Jean Baptiste Coignard, Paris, 1690, 12mo, title with woodcut device, , contemporary sprinkled calf gilt.
First printed in Paris in 1689, with the same imprint. According to Brunet’s listing of the 1689 and this 1690 edition “C’est cette  edition que, jusqu’a preuve contraire, nous considerons comme le premiere”, the 1693 edition stating ‘second edition’ on the title.
Account of the aristocratic author’s two years buccaneering in the West Indies, and the Pacific coast between Guatemala and Chile, presenting both the romantic and bleak sides of the life of a pirate. His principles would not allow him to let his crew molest priests, nuns and churches, and after taking a Spanish town, they would all attend Mass before looting.
An adventurer of aristocratic descent, Raveneau de Lussan sailed at the age of 22 in 1679 from Dieppe to Santo Domingo. To pay off his debts, he joined a band of buccaneers and sailed for almost two years with them (from November 1684 to February 1686). The relation of his adventures is realistic and even brutal.
This, his only book, was used by Daniel Defoe as a source for the adventures of Robinson Crusoe, according to Gilbert Chinard.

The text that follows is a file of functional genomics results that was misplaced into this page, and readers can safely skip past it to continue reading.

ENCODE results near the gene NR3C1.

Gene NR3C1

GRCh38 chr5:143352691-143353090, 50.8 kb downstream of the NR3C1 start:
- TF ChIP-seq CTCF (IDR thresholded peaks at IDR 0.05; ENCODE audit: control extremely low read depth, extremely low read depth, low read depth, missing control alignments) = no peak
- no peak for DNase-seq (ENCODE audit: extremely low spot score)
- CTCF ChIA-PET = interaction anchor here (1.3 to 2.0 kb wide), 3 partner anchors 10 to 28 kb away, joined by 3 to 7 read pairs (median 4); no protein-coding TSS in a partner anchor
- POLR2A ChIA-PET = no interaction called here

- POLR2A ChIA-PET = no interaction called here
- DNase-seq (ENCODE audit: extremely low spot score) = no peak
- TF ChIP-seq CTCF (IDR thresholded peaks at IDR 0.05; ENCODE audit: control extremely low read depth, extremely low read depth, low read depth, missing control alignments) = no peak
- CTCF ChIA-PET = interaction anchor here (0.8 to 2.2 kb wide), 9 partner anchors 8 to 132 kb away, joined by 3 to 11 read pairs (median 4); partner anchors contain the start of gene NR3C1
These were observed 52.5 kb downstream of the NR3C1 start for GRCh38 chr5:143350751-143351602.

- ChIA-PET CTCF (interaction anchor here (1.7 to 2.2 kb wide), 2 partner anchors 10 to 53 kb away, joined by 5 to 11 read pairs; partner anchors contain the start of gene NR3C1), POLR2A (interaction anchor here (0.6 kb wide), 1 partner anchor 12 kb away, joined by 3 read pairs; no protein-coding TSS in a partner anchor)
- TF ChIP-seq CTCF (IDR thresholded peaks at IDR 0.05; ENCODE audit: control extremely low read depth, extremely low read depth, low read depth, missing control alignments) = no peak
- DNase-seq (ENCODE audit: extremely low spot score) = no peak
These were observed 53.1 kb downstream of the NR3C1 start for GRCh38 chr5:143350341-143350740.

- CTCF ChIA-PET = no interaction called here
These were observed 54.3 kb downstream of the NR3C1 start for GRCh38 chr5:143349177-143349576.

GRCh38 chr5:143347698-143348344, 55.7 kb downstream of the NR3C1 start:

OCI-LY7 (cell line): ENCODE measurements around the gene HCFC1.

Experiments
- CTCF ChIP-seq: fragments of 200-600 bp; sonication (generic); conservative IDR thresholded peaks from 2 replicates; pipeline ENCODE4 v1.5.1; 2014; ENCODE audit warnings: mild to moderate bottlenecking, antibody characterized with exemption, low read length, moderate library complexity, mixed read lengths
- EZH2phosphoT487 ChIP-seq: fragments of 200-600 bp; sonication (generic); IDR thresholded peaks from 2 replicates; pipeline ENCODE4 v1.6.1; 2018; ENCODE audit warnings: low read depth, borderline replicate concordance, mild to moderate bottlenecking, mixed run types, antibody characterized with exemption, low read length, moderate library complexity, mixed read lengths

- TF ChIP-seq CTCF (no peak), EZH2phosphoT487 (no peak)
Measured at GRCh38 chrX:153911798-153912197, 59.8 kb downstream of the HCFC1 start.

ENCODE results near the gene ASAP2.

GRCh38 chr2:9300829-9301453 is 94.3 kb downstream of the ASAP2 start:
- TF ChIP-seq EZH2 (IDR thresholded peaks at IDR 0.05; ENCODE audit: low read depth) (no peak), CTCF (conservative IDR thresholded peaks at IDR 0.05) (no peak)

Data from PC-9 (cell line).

The King, Louis XIV supported the buccaneers, using them against the Spanish galleons. Eight years after the Journal was published, he enrolled them in the French navy for an expedition against Cartagena, allowing them a contractual share of a third of the booty. The King however proceeded to betray the buccaneers as soon as the expedition was completed, and their power thereafter declined rapidly.
‘A rare and charming book […]. He details both the romantic and bleak sides of the buccaneering profession, interwoven with colourful descriptions of the natives of the region and a clear picture of the Spanish colonies on the Pacific’ (Hill).
Brynkinalt Library bookplate, Sabin 67984; Leclerc, 487. Hill, 1423.